I pulled back into my driveway at the end of the day today and couldn't help but smile to myself. Our cows were there waiting on us, everything was still lovely and peaceful...and smaller and slower.... and it seems that's just the way I like it. The work on the house that needs to be done didn't seem so bad after all, and I felt at ease again. I am reassured and still believe God has designed this house, this place and plenty of good plans for us, down to the inch. I will get to the work I need to each day, and Lord let it be just enough so that I don't miss a day of my babies growing or an evening of putting dinner in front of the man I love.

Wednesday, August 4, 2010


Roosters. I don't recommend them. As I've mentioned, this term "animal husbandry" was a polite way of addressing what animals do in their bedroom, or on your front yard, as it stands. I don't like to know about these things and I sure as heck don't want to witness them when they become strange. My rooster has decided that the five female ducks are more attractive to him than his two hens, and he has been attacking them. I don't particularly enjoy, run-out-and-shoo-the-rooster-off-the-duck patrol. As if I don't have enough to do.

I say rooster needs to lose his head. Cory says we need a rooster if society goes awry so that he can fertilize some eggs to hatch and replenish our flock. Me: You think it will be so bad we can't find a rooster? Cory: We're not getting rid of the rooster. Me: Okay I am starting to think we are a little bit out there like everyone else thinks. Cory: We're not getting rid of the rooster.

I hate arguments with him. You can't get him to stop saying the same thing over and over unless you splash water in his face. I don't recommend this. In summary, I don't recommend roosters and I don't recommend splashing water in your husband's face. If you do the first, you may have to do the second so just don't get a rooster. Unless you don't have ducks. Then it might be okay. But slapping and splashing are still out.

I should have realized the thing was going to be getting frisky soon because he obviously just went through puberty. He started trying to crow and just got out one scratchy syllable. Over the last several weeks he's added one syllable at a time, and volume, until he finally reached a full cocka-doodle-doo. So, every morning, instead of just my neighbors' co-dependent insomniac roosters' crowing (there's one on each side), there are now three. We call it the A.M. crow-off, though it happens randomly throughout the day too.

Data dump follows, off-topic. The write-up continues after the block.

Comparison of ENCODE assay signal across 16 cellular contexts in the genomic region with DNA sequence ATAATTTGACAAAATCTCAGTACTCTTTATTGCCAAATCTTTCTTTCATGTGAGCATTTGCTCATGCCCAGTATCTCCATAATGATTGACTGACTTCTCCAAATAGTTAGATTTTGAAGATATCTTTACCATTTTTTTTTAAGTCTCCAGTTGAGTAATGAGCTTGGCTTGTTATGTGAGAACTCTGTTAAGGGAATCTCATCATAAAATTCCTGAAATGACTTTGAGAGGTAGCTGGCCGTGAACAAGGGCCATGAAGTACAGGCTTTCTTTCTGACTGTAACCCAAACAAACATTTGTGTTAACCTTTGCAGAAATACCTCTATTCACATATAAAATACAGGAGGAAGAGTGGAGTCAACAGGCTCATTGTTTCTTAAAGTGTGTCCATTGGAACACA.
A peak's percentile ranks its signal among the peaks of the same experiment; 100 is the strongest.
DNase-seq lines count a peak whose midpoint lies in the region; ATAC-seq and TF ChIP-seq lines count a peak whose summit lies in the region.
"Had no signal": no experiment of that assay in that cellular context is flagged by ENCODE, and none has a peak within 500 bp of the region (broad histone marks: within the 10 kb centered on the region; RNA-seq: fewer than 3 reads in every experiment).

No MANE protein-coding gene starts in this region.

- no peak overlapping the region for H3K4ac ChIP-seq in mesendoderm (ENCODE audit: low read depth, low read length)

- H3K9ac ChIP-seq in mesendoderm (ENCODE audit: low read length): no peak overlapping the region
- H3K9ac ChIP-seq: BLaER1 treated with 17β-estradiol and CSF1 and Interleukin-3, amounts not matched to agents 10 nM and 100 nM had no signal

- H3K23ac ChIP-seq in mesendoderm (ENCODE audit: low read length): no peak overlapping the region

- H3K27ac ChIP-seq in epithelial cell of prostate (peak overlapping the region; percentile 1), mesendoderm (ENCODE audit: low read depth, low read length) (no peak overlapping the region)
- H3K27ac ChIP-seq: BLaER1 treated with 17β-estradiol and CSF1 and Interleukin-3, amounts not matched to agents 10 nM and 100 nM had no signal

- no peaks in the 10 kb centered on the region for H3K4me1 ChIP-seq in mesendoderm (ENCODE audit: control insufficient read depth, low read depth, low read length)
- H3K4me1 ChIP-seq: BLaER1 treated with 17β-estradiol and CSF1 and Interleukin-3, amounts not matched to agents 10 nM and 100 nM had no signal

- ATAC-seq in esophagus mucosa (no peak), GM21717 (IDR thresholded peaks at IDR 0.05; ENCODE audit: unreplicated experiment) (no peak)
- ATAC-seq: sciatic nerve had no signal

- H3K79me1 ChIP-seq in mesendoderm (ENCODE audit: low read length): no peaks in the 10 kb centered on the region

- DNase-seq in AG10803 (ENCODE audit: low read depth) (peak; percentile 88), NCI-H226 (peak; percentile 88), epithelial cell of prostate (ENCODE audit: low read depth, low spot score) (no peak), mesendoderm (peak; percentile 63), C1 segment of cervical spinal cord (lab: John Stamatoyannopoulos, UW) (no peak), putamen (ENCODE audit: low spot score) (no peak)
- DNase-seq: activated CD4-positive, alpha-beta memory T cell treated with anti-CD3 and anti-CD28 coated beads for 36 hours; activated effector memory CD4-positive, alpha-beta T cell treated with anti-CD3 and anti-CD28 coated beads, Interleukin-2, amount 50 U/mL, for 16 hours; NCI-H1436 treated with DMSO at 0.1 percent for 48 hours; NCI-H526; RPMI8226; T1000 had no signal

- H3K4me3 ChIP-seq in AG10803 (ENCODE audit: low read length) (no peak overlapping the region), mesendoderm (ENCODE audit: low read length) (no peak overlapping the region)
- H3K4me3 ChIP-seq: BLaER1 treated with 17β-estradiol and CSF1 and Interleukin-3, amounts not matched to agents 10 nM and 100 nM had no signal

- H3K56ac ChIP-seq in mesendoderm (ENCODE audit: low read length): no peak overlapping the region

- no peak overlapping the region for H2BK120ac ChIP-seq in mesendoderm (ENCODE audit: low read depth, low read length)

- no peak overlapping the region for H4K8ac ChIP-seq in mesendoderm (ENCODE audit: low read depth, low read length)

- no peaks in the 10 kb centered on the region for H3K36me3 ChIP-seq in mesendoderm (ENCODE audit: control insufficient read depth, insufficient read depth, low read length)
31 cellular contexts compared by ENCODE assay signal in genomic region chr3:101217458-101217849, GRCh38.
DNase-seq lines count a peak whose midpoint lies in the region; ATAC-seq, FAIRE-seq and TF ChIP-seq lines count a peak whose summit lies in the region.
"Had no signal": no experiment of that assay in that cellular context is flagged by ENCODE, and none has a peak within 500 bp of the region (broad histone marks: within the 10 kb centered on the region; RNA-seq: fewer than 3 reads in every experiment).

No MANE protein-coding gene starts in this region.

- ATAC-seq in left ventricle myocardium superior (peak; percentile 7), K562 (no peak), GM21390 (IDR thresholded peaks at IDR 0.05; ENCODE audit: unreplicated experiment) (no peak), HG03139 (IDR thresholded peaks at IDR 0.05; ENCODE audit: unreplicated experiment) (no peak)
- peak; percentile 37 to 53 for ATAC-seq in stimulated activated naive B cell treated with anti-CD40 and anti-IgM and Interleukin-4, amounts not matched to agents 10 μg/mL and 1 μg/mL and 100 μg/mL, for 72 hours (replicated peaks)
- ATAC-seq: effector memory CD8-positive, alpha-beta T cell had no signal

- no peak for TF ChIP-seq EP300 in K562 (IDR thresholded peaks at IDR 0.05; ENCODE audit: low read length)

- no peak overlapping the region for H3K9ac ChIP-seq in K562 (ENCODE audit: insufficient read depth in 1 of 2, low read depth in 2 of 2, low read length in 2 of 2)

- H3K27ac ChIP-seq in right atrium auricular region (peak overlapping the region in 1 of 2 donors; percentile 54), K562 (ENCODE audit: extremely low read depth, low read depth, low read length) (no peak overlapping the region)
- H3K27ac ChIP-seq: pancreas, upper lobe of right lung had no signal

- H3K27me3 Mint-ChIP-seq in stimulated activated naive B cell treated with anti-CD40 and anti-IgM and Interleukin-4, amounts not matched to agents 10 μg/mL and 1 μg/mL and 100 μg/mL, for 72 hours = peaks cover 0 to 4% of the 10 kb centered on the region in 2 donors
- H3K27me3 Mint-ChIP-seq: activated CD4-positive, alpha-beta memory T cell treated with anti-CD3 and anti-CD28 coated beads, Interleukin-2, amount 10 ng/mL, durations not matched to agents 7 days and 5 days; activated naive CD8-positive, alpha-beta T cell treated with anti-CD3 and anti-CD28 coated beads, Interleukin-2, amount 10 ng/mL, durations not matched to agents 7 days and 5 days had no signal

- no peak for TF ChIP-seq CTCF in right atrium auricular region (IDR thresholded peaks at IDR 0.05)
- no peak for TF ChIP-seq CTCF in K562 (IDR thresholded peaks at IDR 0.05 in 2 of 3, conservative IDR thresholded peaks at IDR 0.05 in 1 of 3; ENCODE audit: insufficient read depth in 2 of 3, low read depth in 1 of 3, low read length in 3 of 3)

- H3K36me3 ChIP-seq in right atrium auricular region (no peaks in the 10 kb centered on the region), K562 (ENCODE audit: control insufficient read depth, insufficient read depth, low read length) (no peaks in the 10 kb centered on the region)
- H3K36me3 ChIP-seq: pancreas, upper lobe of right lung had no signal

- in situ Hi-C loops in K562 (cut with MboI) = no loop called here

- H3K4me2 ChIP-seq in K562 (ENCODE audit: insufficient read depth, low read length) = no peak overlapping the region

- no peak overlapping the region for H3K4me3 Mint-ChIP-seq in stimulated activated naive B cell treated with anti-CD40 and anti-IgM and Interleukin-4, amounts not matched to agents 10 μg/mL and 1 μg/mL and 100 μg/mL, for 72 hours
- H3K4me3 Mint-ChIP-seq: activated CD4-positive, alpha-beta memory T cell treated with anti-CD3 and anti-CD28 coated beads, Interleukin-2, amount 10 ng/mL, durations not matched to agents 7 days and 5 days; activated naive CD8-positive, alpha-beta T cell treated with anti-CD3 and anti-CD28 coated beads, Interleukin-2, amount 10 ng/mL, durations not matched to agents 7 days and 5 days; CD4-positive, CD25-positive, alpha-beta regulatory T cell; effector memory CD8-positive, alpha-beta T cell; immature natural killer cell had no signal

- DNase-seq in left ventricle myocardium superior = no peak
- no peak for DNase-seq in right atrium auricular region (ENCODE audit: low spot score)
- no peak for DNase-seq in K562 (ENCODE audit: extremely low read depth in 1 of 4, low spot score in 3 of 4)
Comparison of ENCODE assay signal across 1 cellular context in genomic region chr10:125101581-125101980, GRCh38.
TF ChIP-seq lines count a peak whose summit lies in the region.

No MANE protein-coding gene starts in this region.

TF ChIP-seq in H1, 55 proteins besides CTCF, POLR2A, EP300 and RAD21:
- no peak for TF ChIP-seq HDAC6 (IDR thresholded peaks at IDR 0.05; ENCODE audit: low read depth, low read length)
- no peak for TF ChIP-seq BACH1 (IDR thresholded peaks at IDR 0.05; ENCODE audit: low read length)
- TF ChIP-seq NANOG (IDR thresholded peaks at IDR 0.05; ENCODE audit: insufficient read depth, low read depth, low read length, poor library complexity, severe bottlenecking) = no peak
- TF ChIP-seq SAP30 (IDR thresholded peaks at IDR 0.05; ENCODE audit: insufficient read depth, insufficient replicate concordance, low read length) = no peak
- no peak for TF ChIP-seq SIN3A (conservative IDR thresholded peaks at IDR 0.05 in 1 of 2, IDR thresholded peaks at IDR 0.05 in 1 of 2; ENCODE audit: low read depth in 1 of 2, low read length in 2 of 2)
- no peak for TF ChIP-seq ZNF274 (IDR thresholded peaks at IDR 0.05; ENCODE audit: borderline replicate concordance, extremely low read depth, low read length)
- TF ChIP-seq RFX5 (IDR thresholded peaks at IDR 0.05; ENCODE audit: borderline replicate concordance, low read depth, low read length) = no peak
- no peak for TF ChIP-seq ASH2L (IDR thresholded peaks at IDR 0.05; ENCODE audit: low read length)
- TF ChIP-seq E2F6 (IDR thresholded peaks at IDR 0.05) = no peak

Other than that, I am sharing some pictures from our last week or so. We harvested our first basil...the boys found a frog and a bluejay's nest with babies that were almost ready to fly, judging from their feathers. Cory cut down a dying. leaning tree and chopped it up for firewood after replacing the chainsaw blade. Fall is now just around the corner and I am wondering how that is even possible.

Tuesday, August 3, 2010

Four Brothers- part 1, brother 1

That was a title of a 2005 movie starring Mark Wahlburg. It was about two black and two white boys who had been adopted and raised by the same woman, and how they handled things when someone killed their mom. (I caught an edited tv version several years ago; I'm pretty sure the unedited has some bad parts...too bad because it was an awesome movie otherwise). I have five brothers, but three of them I don't know very well- that's just how things pan out in a large family. The other two I am close to. Add Eric and Hinton and there are my four. This post, I will introduce you to Kenny.

Kenny is 45, nine years older than me. I thought Kenny was so cool when I was little that I thought he invented certain cool words like jerk and puke. If Kenny took Mom to the grocery store and I got to ride along I would get to listen to Quiet Riot all the way there. I still know all the words to Mental Health, a classic. Kenny was probably one of the only kids on the planet, when they quit school, whose parents were told, almost in an embarrassed regretful tone by the school administration, that he was so intelligent that he was bored. He made Star War X-wing fighters out of the cardboard from the Lipton tea bag boxes and when he was done, they looked better than our neighbors' manufactured toys. Kenny also took me fishing when I was a kid and let me play Dungeons and Dragons with them every once in a great while. (I was always the woods girl whose card had an archer on it).